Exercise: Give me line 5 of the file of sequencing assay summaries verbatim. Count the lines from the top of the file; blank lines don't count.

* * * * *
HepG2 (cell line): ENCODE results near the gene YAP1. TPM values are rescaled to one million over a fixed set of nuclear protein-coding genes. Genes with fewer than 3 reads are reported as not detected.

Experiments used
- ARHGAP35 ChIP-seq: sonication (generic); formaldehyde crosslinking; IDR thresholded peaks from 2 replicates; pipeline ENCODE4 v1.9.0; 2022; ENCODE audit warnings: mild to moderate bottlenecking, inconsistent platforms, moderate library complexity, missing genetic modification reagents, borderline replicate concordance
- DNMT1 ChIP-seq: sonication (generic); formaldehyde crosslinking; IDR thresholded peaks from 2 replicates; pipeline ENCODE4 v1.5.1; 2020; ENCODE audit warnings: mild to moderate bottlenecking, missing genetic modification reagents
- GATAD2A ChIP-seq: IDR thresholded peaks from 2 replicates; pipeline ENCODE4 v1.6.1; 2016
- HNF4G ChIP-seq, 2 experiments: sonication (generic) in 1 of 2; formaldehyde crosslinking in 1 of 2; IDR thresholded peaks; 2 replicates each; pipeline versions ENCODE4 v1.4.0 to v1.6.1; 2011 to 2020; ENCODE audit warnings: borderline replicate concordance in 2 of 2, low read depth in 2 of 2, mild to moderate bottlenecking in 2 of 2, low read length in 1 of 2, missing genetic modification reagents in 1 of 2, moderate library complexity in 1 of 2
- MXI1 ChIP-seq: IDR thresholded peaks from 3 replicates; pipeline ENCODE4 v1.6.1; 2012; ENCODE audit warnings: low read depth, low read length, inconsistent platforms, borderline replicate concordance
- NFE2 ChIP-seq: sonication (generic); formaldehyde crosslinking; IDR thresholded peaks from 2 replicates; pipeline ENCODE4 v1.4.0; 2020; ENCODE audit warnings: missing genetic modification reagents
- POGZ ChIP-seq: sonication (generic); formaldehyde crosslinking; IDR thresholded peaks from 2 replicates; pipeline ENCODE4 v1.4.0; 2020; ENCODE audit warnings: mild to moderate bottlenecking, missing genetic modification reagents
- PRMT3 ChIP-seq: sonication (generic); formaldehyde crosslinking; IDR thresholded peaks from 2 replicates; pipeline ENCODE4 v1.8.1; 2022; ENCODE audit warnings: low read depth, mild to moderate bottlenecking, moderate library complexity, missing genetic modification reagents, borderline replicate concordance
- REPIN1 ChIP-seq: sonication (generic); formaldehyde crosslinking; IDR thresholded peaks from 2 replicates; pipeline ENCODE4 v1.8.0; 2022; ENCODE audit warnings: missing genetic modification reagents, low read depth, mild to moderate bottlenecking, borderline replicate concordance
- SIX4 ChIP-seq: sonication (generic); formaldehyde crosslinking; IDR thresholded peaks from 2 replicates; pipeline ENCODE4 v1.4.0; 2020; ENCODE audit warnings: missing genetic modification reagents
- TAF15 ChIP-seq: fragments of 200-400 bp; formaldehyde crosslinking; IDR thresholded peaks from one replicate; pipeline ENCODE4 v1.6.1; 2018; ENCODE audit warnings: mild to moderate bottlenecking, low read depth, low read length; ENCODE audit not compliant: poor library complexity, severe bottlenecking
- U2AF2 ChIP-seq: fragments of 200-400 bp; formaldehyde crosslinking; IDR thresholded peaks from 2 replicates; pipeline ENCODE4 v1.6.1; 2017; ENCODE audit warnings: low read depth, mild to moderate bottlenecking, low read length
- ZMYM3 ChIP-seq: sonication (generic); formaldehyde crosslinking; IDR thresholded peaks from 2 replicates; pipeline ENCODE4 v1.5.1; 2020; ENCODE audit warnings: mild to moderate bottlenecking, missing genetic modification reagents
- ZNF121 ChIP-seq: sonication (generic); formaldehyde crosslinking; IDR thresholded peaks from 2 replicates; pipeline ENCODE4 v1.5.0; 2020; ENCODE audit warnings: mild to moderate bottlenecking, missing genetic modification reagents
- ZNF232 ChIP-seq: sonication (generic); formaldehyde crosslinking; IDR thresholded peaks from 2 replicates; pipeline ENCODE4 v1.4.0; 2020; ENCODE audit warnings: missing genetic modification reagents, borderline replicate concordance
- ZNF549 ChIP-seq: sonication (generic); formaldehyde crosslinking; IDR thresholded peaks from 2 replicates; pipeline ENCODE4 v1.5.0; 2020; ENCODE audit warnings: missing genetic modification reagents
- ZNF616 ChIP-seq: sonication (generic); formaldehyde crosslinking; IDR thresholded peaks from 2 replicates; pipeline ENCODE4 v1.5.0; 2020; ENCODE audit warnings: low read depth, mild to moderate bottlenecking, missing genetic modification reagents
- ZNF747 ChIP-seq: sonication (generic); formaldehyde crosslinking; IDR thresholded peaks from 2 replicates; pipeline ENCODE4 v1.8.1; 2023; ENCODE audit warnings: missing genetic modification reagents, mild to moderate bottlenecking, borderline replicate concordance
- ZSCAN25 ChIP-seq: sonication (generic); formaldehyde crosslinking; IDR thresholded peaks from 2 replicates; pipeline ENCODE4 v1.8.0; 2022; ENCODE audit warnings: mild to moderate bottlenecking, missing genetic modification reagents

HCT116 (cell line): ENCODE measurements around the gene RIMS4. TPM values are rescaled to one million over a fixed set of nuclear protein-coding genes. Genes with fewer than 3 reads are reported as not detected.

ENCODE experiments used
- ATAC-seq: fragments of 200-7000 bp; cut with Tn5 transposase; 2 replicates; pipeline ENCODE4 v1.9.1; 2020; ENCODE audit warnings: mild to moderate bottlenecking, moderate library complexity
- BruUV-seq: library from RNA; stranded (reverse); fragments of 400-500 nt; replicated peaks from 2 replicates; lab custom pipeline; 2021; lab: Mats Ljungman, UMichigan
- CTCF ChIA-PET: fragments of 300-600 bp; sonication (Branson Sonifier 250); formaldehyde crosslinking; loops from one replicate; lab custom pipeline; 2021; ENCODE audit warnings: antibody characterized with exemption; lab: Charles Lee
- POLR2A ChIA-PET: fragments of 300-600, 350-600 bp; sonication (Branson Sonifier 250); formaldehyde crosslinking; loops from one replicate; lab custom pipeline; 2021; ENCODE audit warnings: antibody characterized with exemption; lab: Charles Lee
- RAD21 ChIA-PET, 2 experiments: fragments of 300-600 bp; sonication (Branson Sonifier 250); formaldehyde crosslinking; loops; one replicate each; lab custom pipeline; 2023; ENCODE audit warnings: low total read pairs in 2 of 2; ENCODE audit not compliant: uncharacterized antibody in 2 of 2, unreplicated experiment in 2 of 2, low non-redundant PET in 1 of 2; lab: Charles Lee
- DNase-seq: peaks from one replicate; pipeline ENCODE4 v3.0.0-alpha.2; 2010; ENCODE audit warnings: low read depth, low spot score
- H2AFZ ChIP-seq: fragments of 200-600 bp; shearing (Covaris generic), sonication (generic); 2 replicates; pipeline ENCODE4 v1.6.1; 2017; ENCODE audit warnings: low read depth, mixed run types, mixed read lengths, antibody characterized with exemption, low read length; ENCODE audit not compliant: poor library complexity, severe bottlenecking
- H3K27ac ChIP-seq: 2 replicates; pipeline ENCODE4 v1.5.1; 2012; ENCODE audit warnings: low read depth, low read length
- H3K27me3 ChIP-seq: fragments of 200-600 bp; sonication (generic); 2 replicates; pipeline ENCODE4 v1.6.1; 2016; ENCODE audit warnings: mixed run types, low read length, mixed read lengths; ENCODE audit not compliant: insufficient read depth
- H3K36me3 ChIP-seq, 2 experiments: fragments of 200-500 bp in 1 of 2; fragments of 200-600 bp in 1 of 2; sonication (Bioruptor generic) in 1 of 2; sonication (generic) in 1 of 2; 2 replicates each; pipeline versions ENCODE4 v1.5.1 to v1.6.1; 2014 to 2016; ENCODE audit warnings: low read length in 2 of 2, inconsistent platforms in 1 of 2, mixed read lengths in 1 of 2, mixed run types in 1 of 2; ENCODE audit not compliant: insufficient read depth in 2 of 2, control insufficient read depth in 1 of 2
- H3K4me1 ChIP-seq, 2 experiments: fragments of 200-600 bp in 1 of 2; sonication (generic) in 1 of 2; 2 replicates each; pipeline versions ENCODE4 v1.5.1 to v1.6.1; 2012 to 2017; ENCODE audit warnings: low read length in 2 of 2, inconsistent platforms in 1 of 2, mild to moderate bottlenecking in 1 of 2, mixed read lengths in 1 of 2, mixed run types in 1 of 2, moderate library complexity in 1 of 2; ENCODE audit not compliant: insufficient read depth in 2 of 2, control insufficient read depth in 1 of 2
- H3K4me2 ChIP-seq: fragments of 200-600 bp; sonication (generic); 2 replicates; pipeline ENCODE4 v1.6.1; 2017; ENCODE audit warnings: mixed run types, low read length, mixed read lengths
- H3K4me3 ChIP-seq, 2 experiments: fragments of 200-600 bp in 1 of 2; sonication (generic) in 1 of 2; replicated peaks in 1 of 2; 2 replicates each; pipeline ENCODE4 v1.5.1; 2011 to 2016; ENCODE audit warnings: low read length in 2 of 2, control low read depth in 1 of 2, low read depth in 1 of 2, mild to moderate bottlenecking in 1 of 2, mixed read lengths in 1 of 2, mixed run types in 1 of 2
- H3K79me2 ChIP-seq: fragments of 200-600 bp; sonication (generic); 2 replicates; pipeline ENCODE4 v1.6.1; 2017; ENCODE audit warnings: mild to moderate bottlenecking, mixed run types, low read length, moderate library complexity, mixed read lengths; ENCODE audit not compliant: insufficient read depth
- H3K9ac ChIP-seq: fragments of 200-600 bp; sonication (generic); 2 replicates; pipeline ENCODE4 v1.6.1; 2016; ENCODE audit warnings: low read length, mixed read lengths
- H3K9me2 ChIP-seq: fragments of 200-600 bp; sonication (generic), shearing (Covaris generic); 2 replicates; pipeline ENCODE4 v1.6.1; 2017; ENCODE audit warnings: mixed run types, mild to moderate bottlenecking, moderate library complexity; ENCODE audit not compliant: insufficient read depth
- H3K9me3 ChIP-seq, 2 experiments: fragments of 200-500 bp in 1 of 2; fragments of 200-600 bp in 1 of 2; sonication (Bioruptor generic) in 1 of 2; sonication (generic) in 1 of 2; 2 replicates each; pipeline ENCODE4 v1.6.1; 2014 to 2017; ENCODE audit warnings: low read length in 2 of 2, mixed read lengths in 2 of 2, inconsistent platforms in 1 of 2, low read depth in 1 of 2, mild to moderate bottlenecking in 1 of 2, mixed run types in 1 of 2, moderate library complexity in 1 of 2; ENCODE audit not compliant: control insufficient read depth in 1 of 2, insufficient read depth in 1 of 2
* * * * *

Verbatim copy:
- GATAD2A ChIP-seq: IDR thresholded peaks from 2 replicates; pipeline ENCODE4 v1.6.1; 2016